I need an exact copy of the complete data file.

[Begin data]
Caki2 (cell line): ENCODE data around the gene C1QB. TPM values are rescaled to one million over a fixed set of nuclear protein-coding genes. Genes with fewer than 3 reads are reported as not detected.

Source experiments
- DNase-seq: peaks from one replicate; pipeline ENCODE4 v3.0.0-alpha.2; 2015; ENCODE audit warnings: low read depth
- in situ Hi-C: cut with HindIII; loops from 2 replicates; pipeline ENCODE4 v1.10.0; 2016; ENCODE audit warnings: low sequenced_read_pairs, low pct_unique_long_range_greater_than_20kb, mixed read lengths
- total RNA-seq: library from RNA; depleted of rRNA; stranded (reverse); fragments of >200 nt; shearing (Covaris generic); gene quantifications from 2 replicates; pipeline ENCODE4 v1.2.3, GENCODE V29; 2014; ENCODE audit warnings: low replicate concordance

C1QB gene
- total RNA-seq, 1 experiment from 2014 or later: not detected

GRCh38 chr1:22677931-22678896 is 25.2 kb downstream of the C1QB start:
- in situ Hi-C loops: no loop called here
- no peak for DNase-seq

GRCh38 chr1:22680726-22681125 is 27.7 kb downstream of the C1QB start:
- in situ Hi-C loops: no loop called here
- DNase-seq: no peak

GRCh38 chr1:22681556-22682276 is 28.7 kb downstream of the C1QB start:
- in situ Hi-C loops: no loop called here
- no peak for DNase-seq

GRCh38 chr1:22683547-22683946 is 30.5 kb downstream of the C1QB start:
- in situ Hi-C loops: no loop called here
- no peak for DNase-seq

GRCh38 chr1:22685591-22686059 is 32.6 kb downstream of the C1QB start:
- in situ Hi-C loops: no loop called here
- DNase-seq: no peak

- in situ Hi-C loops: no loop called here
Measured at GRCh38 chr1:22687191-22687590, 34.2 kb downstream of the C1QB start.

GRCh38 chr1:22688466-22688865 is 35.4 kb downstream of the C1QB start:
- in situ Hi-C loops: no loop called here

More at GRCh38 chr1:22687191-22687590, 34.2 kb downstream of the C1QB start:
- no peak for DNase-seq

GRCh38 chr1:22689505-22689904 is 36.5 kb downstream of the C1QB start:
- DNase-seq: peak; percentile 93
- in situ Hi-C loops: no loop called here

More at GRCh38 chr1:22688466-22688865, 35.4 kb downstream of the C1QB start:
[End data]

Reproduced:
Caki2 (cell line): ENCODE data around the gene C1QB. TPM values are rescaled to one million over a fixed set of nuclear protein-coding genes. Genes with fewer than 3 reads are reported as not detected.

Source experiments
- DNase-seq: peaks from one replicate; pipeline ENCODE4 v3.0.0-alpha.2; 2015; ENCODE audit warnings: low read depth
- in situ Hi-C: cut with HindIII; loops from 2 replicates; pipeline ENCODE4 v1.10.0; 2016; ENCODE audit warnings: low sequenced_read_pairs, low pct_unique_long_range_greater_than_20kb, mixed read lengths
- total RNA-seq: library from RNA; depleted of rRNA; stranded (reverse); fragments of >200 nt; shearing (Covaris generic); gene quantifications from 2 replicates; pipeline ENCODE4 v1.2.3, GENCODE V29; 2014; ENCODE audit warnings: low replicate concordance

C1QB gene
- total RNA-seq, 1 experiment from 2014 or later: not detected

GRCh38 chr1:22677931-22678896 is 25.2 kb downstream of the C1QB start:
- in situ Hi-C loops: no loop called here
- no peak for DNase-seq

GRCh38 chr1:22680726-22681125 is 27.7 kb downstream of the C1QB start:
- in situ Hi-C loops: no loop called here
- DNase-seq: no peak

GRCh38 chr1:22681556-22682276 is 28.7 kb downstream of the C1QB start:
- in situ Hi-C loops: no loop called here
- no peak for DNase-seq

GRCh38 chr1:22683547-22683946 is 30.5 kb downstream of the C1QB start:
- in situ Hi-C loops: no loop called here
- no peak for DNase-seq

GRCh38 chr1:22685591-22686059 is 32.6 kb downstream of the C1QB start:
- in situ Hi-C loops: no loop called here
- DNase-seq: no peak

- in situ Hi-C loops: no loop called here
Measured at GRCh38 chr1:22687191-22687590, 34.2 kb downstream of the C1QB start.

GRCh38 chr1:22688466-22688865 is 35.4 kb downstream of the C1QB start:
- in situ Hi-C loops: no loop called here

More at GRCh38 chr1:22687191-22687590, 34.2 kb downstream of the C1QB start:
- no peak for DNase-seq

GRCh38 chr1:22689505-22689904 is 36.5 kb downstream of the C1QB start:
- DNase-seq: peak; percentile 93
- in situ Hi-C loops: no loop called here

More at GRCh38 chr1:22688466-22688865, 35.4 kb downstream of the C1QB start: